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Structure of Commercial Banks

A commercial bank is a financial institution that provides services, such as accepting deposits, giving business loans and auto loans, mortgage lending, and basic investment products like savings accounts and certificates of deposit (CDs). The traditional commercial bank is a brick and mortar institution with tellers, safe deposit boxes, ATMs and vaults. However, some commercial banks do not have any physical branches and need consumers to complete all transactions by phone or Internet. In exchange, they generally pay higher interest rates on investments and deposits, and charge lower fees.

The Structure of Banking sector in Pakistan is comprised of

  1. Scheduled Commercial Banks
  2. Non-Scheduled Commercial Banks

Scheduled Commercial Banks:

The banks which are registered in the list of central bank under its charter are recognized as scheduled banks. They are bound to perform banking services per the policies and instructions of central bank. In Pakistan, Scheduled Banks are regulated by State Bank of Pakistan’s (SBP) through different wings and are required to meet different regulatory requirements such as capital and liquidity reserve requirements.

Scheduled commercial banks includes

  • Public Sector Banks
  • Private Sector Banks

Public Sector Banks:

Public Sector Banks (PSBs) are banks where a majority stake (i.e. more than 50%) is held by a government or State. The shares of these banks are listed on stock exchanges. 

Private Sector Banks:

The private-sector banks represent part of the banking sector that is made up of both private and public sector banks. The "private-sector banks" are banks where bigger parts of stake or equity are held by the private shareholders and not by government.

Non-Scheduled Commercial Banks:

The banks which are registered in the list of central bank under its charter are known as scheduled banks. They are bound to perform banking services per the policies and instructions of central bank.

In Pakistan, Non-Scheduled Banks are also regulated by State Bank of Pakistan’s excluding modarbas and leasing companies.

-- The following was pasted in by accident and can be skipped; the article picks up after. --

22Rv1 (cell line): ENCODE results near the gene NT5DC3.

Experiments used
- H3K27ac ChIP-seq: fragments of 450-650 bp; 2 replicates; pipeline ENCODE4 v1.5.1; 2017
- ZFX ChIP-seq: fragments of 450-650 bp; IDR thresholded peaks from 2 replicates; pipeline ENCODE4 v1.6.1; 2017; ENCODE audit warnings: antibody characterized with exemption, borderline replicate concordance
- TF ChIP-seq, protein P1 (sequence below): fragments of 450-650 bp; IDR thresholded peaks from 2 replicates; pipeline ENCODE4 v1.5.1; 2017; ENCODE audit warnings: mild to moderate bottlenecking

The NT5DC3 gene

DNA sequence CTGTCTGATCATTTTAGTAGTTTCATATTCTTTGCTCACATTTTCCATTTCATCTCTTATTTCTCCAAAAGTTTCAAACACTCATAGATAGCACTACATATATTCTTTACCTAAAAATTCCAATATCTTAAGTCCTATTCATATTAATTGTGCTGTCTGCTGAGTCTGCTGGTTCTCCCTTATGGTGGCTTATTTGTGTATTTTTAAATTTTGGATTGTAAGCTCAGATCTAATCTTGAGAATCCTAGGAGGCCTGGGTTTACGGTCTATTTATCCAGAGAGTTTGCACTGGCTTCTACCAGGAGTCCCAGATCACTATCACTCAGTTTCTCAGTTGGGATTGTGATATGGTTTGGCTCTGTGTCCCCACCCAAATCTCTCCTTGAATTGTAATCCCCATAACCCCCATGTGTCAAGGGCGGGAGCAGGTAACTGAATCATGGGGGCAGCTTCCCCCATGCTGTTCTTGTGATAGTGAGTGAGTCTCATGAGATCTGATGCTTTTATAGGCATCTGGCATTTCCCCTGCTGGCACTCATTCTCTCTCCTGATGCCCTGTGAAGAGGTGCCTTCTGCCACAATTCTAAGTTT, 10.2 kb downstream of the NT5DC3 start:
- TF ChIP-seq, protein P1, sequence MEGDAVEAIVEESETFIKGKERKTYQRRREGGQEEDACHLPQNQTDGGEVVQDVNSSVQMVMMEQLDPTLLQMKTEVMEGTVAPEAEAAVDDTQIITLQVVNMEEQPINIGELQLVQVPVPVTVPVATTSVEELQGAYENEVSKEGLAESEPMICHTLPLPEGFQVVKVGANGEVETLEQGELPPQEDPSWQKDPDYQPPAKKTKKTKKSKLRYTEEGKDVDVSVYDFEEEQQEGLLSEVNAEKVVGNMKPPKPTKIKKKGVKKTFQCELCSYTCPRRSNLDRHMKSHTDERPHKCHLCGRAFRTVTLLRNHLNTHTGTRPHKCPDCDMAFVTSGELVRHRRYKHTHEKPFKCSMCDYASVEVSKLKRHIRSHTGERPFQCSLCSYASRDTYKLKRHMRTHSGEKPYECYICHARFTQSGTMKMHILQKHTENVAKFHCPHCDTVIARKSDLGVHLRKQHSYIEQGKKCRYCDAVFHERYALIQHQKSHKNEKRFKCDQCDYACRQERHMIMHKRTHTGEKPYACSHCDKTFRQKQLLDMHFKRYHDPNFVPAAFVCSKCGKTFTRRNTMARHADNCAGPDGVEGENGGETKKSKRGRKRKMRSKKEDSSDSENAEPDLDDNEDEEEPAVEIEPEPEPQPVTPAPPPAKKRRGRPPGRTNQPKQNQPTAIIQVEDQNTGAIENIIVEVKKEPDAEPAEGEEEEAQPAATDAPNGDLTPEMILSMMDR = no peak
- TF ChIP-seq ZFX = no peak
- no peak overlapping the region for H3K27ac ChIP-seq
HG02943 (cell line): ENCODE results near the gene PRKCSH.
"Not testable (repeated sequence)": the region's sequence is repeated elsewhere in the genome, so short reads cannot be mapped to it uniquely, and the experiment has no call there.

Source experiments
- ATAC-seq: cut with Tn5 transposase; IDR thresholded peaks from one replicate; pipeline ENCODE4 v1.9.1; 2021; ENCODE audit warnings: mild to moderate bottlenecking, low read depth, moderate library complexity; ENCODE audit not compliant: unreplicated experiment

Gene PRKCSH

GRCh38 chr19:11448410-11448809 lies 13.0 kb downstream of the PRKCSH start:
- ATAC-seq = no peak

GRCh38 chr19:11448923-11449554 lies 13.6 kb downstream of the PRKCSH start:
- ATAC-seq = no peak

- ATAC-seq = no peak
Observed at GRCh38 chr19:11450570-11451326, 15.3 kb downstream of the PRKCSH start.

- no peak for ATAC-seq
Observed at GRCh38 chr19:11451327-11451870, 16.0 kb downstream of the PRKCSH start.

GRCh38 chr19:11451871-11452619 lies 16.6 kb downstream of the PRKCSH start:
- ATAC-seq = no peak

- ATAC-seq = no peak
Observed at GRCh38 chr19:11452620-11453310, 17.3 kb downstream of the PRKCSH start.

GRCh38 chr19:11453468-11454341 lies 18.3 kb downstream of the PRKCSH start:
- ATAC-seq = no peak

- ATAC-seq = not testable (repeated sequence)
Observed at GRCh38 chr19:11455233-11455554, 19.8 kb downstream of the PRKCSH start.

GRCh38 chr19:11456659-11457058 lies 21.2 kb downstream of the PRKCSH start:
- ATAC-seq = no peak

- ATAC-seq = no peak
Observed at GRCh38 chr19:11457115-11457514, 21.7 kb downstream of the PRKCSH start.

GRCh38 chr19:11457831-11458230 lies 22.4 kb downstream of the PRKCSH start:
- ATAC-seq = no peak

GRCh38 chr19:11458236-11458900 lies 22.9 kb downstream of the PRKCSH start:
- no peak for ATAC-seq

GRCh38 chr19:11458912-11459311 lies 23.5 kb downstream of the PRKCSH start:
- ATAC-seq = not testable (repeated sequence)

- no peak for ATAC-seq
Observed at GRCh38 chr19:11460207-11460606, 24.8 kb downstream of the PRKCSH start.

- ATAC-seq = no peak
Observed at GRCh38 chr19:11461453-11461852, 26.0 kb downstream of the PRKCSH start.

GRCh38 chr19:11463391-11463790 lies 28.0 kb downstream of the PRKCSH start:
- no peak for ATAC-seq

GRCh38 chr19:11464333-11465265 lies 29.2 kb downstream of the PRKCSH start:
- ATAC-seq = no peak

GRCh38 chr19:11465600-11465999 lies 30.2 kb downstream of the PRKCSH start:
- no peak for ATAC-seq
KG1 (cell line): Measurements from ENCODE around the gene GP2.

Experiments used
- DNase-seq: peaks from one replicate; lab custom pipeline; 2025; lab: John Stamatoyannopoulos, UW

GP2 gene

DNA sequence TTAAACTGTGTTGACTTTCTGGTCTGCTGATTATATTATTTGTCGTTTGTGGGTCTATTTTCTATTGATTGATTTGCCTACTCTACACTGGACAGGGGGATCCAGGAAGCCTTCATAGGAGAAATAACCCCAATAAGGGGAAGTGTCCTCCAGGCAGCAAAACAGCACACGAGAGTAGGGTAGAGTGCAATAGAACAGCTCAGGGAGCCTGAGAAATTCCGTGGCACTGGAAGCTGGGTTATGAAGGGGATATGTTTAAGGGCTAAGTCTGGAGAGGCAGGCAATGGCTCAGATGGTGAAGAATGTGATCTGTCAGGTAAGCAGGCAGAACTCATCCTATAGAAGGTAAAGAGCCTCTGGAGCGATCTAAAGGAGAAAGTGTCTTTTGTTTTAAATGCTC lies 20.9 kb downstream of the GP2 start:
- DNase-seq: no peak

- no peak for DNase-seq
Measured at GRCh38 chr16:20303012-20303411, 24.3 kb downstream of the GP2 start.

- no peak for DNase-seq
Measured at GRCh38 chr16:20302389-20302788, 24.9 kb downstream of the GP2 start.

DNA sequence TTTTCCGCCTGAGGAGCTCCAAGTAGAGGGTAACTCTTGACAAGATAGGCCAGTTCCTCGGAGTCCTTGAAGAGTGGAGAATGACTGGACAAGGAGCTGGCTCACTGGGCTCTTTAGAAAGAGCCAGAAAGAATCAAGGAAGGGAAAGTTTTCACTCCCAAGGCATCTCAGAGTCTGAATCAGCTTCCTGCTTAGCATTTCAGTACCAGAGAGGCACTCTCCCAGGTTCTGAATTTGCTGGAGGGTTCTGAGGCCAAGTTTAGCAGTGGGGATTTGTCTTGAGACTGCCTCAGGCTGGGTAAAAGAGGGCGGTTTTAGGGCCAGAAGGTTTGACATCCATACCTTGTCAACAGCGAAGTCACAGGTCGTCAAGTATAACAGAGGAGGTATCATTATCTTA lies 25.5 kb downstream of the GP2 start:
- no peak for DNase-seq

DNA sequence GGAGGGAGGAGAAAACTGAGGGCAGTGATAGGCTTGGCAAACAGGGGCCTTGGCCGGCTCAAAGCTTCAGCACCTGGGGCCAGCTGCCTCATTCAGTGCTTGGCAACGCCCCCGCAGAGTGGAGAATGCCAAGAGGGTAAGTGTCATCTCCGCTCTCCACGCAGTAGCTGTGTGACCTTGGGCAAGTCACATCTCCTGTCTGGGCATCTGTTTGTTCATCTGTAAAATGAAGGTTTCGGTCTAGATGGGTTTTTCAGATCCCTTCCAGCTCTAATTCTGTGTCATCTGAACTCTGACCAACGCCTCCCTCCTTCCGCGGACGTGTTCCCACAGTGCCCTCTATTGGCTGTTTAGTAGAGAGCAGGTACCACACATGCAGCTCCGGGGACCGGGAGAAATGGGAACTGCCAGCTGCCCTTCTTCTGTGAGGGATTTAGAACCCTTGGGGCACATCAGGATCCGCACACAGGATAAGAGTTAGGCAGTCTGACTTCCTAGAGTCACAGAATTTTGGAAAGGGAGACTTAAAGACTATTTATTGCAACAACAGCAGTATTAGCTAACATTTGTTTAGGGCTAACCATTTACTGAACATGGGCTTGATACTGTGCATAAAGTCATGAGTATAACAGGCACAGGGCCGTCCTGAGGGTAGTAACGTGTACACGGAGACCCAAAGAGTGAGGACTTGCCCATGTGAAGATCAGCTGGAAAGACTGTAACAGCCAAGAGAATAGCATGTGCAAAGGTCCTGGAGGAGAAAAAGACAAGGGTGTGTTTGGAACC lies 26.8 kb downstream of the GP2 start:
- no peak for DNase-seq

Non-Scheduled commercial Banks includes

  • Development Finance Institutions (DFIs)
  • Investment Banks
  • Leasing companies
  • Modaraba companies
  • Housing finance companies

Development Finance Institutions:

DFIs occupy the space between public aid and private investment. They are financial institutions, which offer finance to the private sector for investments that promote development.

Investment Banks:

A bank that purchases large holdings of newly issued shares and resells them to investors.

Leasing Companies:

The leasing company is the lawful owner of the goods, but ownership is effectually conveyed to the lessee, who incurs all benefits, costs, and risks associated with ownership of the assets.

Modaraba Companies:

Modaraba means the business in which some persons participate with their capital and manage or modarab with their managerial skill. The profit is distributed among both parties per the agreed ratio. In case of loss it is distributed among the financiers per their invested capital.

Housing Finance Companies:

A Housing Finance Company is a company listed under the Companies Act, 1956 (1 of 1956) which primarily transacts or has as one of its principal objects, the transacting of the business of providing finance for housing, whether directly or indirectly.

Difference between Scheduled Banks and Non-Scheduled Banks:

  • Clearing facility available scheduled bank but there is no clearing facility in non-scheduled.
  • Scheduled liable to follow the instructions of central bank and in case on non-scheduled banks they are not liable the follow any instruction of central bank.
  • Registered under the act of 1956 sec 37(1) but the non-scheduled banks are not registered.
  • Paid up capital Are fixed in the case of non-scheduled banks are not fixed.
  • Scheduled banks submitted the performance report to central bank and non-scheduled are not.
  • Scheduled banks can transfer the money but non-scheduled can’t.
  • Scheduled banks can take loans from central bank but non-scheduled can’t.
  • Scheduled deposit the reserve amount with central bank but non-scheduled not able to deposit any amount to anyone.
  • Scheduled banks operate foreign transaction but non-scheduled are not.
  • The advances of scheduled banks are also more than those of non-scheduled banks.
  • Deposits of scheduled banks are more than those of non-scheduled banks
  • The share capital and reserves of scheduled banks are more than those of non-scheduled banks.
  • Scheduled banks are subject to greater degree of control and more obligations than the non-scheduled banks in their day-to-day operations.
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